Unions Are Key to Reducing Inequality

State of Working Oregon Series
September 2, 2015 Download PDF

Unions are one of the keys to reversing the rise of income inequality, rightly described as the “defining challenge of our time.”[1]

Historically, organized labor has led efforts to create an economy that works for everyone. Unions represent the fundamental right of workers to stick together and demand better pay and working conditions. Union efforts have resulted in worker protections such as child labor laws, safer working conditions, overtime compensation and the 40-hour work week. Following World War II, a vibrant U.S. labor movement helped support the development of a broad middle class by setting standards for wages and benefits.

By the late 1970s, at about the time union membership began to decline nationally and in Oregon, income inequality began to widen.[2] Income gains began bypassing most Oregonians, flowing instead to those at the top of the income scale. The decline in union representation is an important part of the story of the rise of income disparities in Oregon, and of disparities among Oregon men in particular.

By bargaining together for better pay, workers can reduce inequality and create an economy that works for everyone.

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Unions Are Key to Reducing Inequality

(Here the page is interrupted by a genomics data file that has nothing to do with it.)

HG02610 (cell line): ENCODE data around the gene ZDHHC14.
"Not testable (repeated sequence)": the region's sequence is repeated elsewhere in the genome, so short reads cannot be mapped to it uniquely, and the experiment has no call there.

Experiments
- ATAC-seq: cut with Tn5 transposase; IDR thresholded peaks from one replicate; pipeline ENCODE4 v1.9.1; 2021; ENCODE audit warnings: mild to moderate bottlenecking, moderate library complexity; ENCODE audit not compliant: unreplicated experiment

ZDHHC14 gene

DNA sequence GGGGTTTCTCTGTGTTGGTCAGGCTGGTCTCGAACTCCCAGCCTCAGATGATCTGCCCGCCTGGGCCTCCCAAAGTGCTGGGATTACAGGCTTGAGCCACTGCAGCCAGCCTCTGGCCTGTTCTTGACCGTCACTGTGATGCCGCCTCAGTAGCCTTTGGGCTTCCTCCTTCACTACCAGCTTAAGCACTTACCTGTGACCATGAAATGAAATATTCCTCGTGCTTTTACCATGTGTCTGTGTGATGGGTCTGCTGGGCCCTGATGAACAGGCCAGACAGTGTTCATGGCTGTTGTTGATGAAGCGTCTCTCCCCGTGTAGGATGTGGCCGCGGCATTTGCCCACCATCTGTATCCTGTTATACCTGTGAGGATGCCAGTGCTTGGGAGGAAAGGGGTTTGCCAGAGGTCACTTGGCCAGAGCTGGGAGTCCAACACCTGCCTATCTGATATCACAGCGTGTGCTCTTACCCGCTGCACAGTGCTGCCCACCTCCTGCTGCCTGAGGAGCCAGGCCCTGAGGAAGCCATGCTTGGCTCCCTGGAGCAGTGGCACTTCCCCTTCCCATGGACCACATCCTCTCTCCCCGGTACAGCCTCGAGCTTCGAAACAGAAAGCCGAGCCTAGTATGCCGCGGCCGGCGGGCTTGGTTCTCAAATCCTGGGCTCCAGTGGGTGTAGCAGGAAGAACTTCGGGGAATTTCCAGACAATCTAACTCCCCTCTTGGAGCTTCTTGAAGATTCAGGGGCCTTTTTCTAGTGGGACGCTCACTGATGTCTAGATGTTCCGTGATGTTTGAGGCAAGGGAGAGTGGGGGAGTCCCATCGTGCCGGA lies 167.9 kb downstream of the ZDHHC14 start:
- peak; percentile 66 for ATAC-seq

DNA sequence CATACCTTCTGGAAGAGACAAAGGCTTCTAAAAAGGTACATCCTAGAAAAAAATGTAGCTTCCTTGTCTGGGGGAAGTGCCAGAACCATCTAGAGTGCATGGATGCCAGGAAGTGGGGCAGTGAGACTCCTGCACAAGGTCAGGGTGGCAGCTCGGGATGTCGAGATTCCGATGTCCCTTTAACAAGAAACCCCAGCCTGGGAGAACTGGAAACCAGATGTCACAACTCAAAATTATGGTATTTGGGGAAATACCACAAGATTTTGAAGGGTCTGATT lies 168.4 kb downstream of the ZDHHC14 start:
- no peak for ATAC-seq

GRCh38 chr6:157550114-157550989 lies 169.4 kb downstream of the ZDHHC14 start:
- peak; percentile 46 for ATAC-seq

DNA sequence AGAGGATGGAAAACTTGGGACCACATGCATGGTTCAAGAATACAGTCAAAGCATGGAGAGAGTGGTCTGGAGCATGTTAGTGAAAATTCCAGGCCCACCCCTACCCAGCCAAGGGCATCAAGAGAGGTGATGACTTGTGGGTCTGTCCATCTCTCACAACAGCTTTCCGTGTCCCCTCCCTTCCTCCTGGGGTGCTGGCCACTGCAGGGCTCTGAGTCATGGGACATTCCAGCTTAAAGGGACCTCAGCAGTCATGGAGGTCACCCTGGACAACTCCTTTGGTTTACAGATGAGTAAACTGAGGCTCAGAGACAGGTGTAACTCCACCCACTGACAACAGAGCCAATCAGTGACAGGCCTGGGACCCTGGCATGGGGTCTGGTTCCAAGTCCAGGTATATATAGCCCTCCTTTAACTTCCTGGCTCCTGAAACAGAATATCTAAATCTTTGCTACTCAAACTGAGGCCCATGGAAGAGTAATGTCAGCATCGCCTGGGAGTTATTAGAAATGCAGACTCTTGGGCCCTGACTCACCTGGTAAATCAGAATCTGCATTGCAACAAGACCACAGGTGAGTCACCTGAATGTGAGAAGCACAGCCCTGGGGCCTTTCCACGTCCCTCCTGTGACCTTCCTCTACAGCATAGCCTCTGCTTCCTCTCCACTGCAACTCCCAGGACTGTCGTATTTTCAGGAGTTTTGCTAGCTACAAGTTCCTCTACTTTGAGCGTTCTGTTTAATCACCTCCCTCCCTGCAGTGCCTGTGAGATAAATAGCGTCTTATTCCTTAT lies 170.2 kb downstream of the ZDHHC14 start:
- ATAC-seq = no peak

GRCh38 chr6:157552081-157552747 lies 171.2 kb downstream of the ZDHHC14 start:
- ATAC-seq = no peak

Related materials:

Oregon Income Inequality: More Than Three Decades in the Making, Oregon Center for Public Policy, September 1, 2015

Unions Raise Wages for Workers

Unionization raises wages for all workers, especially for those at the bottom and middle of the income scale.[3]

Union representation boosts the wages of Oregon’s lowest paid workers by about 21 percent, while middle-wage workers enjoy an increase of about 17 percent. Even the highest paid workers benefit from unionizing, with a 6 percent increase to their wages.[4]

There is no shortage studies showing both the existence of this union wage premium and its disproportionate benefit for workers at the bottom and middle of the wage scale across the nation.[5]

What does that union wage premium mean in dollar terms? Consider a full-time worker earning the typical (median) wage in Oregon of $17.02 per hour, which translates to about $35,400 per year. Upon joining a union, this worker can expect to earn about $41,200 — an increase of nearly $6,000. For that worker, a 17 percent increase in earnings can mean an easier time paying the rent or saving for a child’s college education.

Nonunionized workers benefit from unionization, as well. In industries where unions are prevalent, even nonunionized workers receive higher wages than similar workers in less unionized industries. This is because the presence of unions in an industry can induce nonunion employers to raise wages and benefits to forestall unionizing campaigns and to compete for employees. Likewise, unions can set standards for safety and benefits for all workers in an industry.[6]

Union Membership Has Declined In Recent Decades

Unfortunately, union membership in Oregon has dwindled in recent decades.

In 1979, unions represented 33 percent of the Oregon workforce.[7] By 2006, shortly before the start of the Great Recession, the figure had declined to 15 percent.